But Brie had other gifts, making her a lot less nerdy than she appeared. She had been gifted with the Sight. It was the greatest gift a Rose woman could have, handed down from grandmother to grandchild. Brie had been terrified of her visions at first, but Grandma Sarah had explained that the Sight was a precious gift, one meant to be cherished. It was a great resource, meant to help people, which the Rose women were destined to doand had been doing for hundreds of years. Grandma Sarah had taught her almost everything she knew about good, evil and life.
By now Brie was almost accustomed to the wiles of Fate. Life wasn't easy and it wasn't fair, and the good died young every single day. She didn't blame Anna for her uncontrollable passions. She knew Anna hadn't been able to help herself. She'd resented her sisters for having their gifts and their lives, and her own simple marriage hadn't been enough for her. She'd been an unhappy woman. She had been selfish, but not crueland certainly not evil. She hadn't deserved an early death.
It was all ancient history. Dad had remarriedthe best thing that ever could have happened to him. Anna was dead and buried, but not forgotten. Brie was determined to be as solid, dependable and trustworthy as her mother was not. Her life was helping others, giving selflesslyperhaps to make up for all the hurt Anna had inflicted. She was thrilled to be employed by the Center for Demonic Activity, a secret government agency dedicated to the war on evil. There, she fought dark forces throughout the ages from the basement, at a computer.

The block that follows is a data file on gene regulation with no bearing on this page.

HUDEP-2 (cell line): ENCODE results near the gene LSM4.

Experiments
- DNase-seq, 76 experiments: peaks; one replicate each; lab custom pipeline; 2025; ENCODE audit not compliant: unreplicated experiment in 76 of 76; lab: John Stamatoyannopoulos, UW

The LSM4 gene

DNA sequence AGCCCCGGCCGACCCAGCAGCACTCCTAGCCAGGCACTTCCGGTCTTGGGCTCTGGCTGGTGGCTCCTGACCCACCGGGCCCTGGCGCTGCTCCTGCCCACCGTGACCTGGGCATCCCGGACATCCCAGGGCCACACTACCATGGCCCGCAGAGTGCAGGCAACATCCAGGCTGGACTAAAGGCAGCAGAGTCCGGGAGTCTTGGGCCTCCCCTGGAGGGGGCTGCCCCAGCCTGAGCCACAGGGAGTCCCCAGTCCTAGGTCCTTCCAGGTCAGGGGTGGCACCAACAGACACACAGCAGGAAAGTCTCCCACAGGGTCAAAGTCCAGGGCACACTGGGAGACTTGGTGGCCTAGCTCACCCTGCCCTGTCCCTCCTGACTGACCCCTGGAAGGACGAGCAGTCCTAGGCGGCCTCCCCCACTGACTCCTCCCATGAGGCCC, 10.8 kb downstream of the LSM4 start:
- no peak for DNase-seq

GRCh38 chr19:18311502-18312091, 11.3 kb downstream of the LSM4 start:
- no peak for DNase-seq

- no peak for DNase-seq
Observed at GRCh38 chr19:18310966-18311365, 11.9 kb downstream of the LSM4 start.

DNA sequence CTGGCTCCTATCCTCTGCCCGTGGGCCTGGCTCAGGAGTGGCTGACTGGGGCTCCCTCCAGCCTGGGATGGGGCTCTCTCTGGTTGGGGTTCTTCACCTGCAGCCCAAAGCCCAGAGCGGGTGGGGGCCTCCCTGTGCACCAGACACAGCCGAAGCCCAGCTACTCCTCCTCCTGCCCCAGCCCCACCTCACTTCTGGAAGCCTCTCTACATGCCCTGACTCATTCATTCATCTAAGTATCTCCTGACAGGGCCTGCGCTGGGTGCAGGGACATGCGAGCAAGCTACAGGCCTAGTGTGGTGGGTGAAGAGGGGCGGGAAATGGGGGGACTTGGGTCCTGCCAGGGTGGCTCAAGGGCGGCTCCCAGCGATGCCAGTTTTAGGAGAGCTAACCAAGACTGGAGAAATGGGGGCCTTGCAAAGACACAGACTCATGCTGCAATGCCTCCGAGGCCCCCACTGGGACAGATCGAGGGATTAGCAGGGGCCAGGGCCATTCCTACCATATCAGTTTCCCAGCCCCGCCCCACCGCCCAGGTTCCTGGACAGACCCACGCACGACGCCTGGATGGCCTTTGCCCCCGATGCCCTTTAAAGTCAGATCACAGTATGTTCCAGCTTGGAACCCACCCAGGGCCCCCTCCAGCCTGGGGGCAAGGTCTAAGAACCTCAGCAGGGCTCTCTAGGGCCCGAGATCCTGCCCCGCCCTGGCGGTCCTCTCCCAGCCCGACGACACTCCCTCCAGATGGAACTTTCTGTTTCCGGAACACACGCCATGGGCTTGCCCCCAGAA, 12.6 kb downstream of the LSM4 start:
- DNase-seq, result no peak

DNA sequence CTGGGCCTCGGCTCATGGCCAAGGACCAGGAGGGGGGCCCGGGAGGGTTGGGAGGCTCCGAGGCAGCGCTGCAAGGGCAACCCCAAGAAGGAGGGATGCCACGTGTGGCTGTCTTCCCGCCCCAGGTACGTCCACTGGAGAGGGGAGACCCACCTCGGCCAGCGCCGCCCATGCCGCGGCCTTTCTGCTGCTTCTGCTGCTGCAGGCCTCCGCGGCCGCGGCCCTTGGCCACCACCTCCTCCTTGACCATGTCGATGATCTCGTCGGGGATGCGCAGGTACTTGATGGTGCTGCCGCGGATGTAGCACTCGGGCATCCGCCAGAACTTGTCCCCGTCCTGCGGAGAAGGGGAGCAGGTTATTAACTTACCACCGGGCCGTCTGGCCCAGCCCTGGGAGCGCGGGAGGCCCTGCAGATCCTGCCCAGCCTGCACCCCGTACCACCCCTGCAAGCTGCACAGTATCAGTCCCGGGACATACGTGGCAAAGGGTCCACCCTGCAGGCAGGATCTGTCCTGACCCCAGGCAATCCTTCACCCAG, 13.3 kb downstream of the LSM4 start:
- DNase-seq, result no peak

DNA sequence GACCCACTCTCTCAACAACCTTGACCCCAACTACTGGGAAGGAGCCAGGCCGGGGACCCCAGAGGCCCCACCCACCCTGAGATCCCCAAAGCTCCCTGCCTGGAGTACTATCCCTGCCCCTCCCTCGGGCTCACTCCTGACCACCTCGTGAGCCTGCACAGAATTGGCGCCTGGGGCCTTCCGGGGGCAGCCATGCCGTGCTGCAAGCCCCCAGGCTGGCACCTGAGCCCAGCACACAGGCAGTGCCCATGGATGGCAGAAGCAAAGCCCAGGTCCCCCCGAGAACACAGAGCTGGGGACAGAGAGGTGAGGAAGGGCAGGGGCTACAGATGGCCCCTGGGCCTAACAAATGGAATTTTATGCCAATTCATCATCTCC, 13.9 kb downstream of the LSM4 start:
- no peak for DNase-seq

Her cousins claimed she was doing her best to hide from men. They were right. The last thing she wanted was for a man to notice her. She would probably die a virgin, and it didn't matter.
Aidan hadn't noticed her, she was certain, but she had taken one look at him and had fallen hard. She was hopelessly infatuated. She thought about him every day, dreamed about him at night and had even spent hours on the Web, reading about the medieval Highlands. The Rose women came from the northern Highlands originally, so she'd always been fascinated with Scotland's history, but now she foolishly hoped to learn more about him. When he'd brought Allie back to the city from 1430, he'd appeared to be about twenty-five years old. Allie had returned to her lover, Black Royce, at Carrick Castle in Morvern. Brie wished she'd asked her friend about Aidan, but their visit had been too brief. So she kept returning to Carrick's history, yearning for a mention of a man named Aidan, but that was like looking for a needle in a haystack. Still, there were many references to the powerful Earl of Morvern and his fair Lady of Carrick. Brie was thrilled. Even across time, she knew Allie and Royce were fulfilling their destinies together.
She would probably never learn anything about Aidan, and she was sensible enough to realize it, but that didn't stop her crush. A fantasy was harmless. She hadn't even tried to talk herself out of it. If she was going to fall head over heels in love and never act on it, why not do so with someone absolutely unattainable? Aidan, a medieval Highlander with the power to time travel and a mandate to protect Innocence, was a really, really safe bet.
Brie was feeling sick now. It was one thing to have visions and empathy, but she had just heard Aidan roaring in anguish, as if he'd been in the same room with her. How close by was he?